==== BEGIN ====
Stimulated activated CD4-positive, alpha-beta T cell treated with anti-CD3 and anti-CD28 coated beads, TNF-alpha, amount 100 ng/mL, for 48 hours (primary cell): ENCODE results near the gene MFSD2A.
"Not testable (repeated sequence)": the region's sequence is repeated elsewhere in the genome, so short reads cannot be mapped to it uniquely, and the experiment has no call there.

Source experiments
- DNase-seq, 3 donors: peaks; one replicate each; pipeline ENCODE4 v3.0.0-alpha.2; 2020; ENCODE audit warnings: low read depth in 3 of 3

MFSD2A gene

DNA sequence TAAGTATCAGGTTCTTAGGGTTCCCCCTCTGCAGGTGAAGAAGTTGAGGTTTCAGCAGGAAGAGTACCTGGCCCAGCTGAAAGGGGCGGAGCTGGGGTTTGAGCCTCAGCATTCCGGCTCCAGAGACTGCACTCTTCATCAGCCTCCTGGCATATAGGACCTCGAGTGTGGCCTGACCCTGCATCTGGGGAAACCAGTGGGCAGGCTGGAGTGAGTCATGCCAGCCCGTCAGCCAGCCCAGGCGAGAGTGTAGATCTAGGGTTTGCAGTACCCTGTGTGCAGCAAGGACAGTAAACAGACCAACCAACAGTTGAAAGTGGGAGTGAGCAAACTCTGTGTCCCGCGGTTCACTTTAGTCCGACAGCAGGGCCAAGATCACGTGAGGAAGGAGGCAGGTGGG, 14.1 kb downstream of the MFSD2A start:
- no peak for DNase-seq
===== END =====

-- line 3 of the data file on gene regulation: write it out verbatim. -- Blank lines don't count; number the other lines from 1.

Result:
Source experiments